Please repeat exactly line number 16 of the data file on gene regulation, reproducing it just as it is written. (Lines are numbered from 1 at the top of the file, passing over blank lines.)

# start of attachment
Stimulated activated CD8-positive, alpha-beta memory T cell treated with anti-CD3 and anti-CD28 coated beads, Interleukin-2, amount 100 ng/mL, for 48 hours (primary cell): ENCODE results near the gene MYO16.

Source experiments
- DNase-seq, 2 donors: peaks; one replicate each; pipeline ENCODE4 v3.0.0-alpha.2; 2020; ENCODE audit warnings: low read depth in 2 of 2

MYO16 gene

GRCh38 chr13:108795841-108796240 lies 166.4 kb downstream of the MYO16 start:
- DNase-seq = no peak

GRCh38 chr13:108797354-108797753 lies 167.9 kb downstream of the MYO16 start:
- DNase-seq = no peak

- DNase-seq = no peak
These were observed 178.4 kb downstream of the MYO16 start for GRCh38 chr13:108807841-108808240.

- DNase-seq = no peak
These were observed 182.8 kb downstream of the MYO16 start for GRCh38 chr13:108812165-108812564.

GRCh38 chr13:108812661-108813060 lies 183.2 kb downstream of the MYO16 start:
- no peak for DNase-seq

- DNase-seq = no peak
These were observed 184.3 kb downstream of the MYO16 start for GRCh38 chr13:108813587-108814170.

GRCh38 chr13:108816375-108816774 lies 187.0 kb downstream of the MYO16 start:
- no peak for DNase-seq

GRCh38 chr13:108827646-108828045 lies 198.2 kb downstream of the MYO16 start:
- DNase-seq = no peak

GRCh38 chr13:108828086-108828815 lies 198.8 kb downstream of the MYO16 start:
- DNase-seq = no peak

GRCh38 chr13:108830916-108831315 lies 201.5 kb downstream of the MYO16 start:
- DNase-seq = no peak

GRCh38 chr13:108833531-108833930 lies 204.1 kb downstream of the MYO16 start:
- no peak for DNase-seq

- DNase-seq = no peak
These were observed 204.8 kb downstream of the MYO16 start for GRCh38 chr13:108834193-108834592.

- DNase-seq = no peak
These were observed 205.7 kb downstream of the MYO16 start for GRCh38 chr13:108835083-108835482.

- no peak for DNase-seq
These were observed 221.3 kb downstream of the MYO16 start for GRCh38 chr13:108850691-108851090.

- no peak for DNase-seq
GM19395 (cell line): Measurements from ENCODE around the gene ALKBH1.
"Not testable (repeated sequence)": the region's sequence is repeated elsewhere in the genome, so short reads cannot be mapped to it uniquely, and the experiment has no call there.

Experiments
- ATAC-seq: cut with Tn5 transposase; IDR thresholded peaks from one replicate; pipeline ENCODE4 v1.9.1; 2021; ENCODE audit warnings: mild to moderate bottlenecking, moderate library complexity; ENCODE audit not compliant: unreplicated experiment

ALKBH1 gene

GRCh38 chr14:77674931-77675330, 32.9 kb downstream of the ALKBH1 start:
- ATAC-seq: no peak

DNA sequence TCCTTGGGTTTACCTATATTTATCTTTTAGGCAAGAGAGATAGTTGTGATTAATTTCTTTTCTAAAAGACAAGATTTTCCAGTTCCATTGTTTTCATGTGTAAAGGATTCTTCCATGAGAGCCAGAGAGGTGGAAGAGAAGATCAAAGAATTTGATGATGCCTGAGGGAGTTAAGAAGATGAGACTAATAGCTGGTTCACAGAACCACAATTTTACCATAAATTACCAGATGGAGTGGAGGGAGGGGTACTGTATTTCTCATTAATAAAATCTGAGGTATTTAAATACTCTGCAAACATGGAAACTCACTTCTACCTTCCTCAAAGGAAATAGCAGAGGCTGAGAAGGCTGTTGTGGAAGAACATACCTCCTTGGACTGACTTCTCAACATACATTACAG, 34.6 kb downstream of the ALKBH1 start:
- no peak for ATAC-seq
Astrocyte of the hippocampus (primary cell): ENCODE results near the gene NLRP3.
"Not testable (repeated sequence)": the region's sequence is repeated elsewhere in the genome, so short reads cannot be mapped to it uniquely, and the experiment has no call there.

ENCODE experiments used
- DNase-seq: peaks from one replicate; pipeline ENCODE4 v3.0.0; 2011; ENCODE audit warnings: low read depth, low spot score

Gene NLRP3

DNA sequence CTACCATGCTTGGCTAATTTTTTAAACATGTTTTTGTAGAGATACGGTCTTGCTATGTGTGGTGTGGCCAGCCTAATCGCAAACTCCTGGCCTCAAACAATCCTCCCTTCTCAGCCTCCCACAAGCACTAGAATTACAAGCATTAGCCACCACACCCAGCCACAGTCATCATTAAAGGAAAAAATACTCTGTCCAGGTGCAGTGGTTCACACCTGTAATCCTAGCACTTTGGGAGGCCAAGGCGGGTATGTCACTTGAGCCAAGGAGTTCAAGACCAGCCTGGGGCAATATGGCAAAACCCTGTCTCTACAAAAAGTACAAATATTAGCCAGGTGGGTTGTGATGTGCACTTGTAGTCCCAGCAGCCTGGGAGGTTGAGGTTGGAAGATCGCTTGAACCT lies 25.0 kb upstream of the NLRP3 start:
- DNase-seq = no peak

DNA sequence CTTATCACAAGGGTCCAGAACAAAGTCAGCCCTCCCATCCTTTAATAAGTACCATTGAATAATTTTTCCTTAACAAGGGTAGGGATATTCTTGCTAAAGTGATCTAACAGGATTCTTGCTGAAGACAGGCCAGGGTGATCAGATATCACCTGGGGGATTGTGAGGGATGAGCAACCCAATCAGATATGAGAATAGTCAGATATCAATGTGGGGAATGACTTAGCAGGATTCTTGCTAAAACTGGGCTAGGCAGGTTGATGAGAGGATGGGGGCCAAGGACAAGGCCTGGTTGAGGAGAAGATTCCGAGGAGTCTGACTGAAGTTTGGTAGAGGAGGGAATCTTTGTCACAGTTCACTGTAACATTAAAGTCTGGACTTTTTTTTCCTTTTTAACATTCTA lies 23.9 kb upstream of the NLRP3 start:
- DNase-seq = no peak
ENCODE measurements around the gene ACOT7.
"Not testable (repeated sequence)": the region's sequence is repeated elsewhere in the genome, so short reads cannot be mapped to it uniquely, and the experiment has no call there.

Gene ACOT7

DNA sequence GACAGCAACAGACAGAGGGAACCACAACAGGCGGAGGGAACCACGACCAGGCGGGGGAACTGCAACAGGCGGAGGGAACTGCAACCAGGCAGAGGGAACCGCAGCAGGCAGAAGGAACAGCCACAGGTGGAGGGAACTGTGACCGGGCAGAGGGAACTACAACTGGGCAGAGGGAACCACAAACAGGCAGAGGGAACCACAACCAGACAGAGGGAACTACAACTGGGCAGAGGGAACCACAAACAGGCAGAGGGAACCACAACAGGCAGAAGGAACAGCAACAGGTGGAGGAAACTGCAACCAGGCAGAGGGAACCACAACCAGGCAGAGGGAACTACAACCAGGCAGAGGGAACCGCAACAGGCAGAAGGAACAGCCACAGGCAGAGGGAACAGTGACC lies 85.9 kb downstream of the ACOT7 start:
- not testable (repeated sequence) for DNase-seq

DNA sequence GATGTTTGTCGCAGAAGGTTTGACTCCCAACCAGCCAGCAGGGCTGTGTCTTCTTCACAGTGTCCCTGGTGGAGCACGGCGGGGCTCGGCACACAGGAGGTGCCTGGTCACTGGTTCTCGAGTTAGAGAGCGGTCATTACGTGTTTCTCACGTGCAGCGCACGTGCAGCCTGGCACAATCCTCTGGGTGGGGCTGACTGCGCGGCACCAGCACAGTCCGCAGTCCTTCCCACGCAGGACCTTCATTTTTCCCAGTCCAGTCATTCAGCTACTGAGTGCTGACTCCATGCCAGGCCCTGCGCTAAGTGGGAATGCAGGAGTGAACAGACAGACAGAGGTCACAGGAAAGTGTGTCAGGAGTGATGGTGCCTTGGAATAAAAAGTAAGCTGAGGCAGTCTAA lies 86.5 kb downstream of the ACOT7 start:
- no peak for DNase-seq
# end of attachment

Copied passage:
These were observed 184.3 kb downstream of the MYO16 start for GRCh38 chr13:108813587-108814170.